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Tuesday, January 15, 2013

Printing Money the Government Way

The US Government issues some 80 million "payments" each month according to this.

That's 960 million payments each year.

Divide the $3.5 trillion the government spends and you find that each payment is about $3,600 USD per payment.

Each work-day hour 480,000 (based on a 2,000 hour work year) "payments" are made.

That's about 133 payments of $3,600 USD each second.

A fast printer can easily print 1,000 pages a minute or 50,000 pages an hour (considering support and maintenance time as well).

So ten big fast printers running non-stop would get the job done if the US Government was a business.

But its not.

There are dozens if not hundreds of departments and areas that print checks.

And then there is the preparation for printing the checks - who receives the check (or EFT) - what amount - on what date, etc. etc. etc.

When the current Administration says that "prioritizing payments" is "unworkable" (see this) I think that it really means is these printing operations simply run non-stop making "payments" without checks or limits beyond whatever funding the agency receives.

What I mean is that there is no notion of making specific payments.

For example, in a business, you have to prioritize payments.  Revenue and sales are not consistent month to month yet bills, e.g., a car or equipment lease payment, must be made each month.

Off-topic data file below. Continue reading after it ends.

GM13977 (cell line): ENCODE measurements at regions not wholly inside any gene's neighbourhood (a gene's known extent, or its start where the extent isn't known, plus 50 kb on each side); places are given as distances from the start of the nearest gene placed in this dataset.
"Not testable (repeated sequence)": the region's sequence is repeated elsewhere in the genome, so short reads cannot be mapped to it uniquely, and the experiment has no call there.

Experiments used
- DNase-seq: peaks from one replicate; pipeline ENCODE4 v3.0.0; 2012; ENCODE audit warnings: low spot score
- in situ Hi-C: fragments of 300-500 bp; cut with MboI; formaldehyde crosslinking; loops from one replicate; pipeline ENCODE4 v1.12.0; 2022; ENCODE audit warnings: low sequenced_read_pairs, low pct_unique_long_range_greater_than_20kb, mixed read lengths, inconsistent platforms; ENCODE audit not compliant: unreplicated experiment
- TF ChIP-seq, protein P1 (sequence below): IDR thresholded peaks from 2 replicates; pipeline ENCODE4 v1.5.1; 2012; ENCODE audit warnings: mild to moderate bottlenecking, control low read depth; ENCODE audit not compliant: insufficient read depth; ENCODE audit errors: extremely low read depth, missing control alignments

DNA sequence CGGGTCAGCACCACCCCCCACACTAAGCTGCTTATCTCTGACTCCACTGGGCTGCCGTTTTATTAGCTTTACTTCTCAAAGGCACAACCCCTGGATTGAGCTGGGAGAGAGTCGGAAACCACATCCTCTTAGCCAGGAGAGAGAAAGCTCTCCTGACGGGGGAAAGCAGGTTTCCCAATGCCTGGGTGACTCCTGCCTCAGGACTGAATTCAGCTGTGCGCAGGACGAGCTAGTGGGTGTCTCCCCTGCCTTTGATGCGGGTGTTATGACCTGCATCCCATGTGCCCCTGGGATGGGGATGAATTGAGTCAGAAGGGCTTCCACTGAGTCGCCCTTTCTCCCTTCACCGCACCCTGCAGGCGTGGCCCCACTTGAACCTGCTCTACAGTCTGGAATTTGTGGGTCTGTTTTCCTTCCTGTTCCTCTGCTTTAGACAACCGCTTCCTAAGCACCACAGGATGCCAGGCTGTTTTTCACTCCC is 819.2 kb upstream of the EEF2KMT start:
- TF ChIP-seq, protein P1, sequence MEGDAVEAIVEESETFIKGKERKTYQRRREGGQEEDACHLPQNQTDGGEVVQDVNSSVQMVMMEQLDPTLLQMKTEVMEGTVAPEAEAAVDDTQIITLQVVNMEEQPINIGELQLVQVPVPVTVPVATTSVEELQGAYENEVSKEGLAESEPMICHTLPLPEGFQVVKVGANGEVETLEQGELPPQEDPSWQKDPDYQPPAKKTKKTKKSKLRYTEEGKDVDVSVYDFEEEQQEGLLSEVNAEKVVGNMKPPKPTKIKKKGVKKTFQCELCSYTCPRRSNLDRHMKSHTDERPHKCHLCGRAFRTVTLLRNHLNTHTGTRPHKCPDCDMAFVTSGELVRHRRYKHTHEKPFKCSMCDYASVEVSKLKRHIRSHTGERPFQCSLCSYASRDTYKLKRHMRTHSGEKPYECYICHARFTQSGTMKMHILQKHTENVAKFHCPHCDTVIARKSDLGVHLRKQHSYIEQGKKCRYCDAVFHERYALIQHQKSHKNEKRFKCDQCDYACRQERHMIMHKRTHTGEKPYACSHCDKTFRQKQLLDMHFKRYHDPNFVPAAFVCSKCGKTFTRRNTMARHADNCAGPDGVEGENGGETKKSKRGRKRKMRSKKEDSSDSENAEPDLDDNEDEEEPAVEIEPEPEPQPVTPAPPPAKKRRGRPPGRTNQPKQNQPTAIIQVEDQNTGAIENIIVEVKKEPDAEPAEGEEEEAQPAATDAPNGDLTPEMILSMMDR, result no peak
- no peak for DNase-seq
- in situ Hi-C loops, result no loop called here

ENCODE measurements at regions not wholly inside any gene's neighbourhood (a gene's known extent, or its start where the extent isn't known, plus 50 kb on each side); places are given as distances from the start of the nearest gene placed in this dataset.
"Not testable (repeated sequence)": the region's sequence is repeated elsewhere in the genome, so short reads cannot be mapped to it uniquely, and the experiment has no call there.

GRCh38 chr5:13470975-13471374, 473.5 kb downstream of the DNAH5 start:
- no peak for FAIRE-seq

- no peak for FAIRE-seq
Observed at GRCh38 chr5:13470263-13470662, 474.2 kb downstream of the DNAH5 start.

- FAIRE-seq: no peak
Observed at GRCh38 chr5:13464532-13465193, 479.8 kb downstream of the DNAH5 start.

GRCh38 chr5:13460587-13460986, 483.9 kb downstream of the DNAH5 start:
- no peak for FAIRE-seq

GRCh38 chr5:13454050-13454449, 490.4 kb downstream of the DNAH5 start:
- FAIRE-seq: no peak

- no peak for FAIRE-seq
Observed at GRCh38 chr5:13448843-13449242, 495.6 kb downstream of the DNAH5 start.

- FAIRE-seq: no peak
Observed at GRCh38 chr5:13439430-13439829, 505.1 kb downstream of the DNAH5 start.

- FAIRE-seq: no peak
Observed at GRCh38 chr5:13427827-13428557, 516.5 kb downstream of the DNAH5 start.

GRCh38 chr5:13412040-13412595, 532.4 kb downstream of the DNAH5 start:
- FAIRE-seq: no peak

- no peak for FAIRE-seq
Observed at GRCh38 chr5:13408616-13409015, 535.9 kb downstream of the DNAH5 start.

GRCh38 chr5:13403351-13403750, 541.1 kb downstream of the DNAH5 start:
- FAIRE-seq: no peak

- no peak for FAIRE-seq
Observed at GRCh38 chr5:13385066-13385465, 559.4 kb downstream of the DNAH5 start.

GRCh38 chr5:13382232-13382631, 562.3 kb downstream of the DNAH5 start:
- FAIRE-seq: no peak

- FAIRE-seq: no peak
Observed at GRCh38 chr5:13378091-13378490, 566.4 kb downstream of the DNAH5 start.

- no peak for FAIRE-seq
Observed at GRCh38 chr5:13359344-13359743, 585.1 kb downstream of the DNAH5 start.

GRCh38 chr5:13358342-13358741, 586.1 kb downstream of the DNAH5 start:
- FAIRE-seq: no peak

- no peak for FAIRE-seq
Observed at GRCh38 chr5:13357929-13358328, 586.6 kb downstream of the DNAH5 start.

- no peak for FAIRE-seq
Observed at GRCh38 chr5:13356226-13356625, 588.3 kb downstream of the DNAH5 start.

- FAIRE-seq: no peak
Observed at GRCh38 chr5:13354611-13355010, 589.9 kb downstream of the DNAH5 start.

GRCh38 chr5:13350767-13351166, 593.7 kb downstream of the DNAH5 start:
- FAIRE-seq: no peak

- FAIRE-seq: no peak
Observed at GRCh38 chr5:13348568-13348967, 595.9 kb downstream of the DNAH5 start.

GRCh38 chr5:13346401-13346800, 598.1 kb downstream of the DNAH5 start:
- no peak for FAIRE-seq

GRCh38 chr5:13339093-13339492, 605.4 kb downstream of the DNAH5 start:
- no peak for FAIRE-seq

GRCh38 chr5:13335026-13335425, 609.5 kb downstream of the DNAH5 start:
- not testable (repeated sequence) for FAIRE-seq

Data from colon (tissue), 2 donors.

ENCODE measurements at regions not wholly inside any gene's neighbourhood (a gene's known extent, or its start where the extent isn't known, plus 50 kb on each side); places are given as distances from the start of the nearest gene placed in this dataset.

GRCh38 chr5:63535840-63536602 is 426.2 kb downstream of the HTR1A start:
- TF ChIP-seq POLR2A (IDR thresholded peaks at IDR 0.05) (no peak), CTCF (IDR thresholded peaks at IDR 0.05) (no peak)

So in a business you typically prioritize employee payroll and taxes first - if you don't pay they won't work.  If you don't pay payroll taxes you'll get hammered by the IRS.  Management is secondary in terms of payroll.

Next you have to pay things like rent, leases, and regular expenses like power, water, and so on.

Things that need to be paid or they will get turned off.

Sometimes if revenue is thin you put off rent, or power, or rotate payments just enough to keep everything on and running.

Sometimes you pay but you pay late.

But my belief is that the government model is not like this.

There is either an "on" state - we have budget so we pay - or an "off" state - no funding we have to stop running the check printers.

There is nothing else because that's how government thinks.  It believes that there will always be "funding" to run whatever operation needs running.

In reality, of course, only the government thinks this way.  My belief is that not even states (with some exceptions) do this.  All have actual budgets, payment priorities and so on.

Of course there are legal obligations to pay.

But what if there is in fact no money to do so?

Obviously IRS refunds, for example, could be delayed days or weeks without problems.  Similarly for many other types of payments such as retiree payments (which the Treasury is currently delaying because the borrowing limit has been exceeded).

Employee pay or benefit payments, however, would be problematic to delay.

Basically the US Government is a giant machine that craps out money no matter what.

And since this has gone on for decades no limits, bounds, checks or prioritization is built into the system.  So the Administration needs "all the money" or nothing will work.

Government is not designed to say - okay Social Security (which, by the way, is supposedly solvent for a few more years so why budget issues would affect this are unclear to me) - you only get X dollars to work with this month.

But it needs to be.

Its pure fantasy to pretend money will always be there regardless.

The "full faith and credit" of the United State Government applies only to debt payments.  There are about $20 billion dollars of these each month.

The US Government takes in about $200 billion USD each month.

More than enough to maintain the good standing of US debt.

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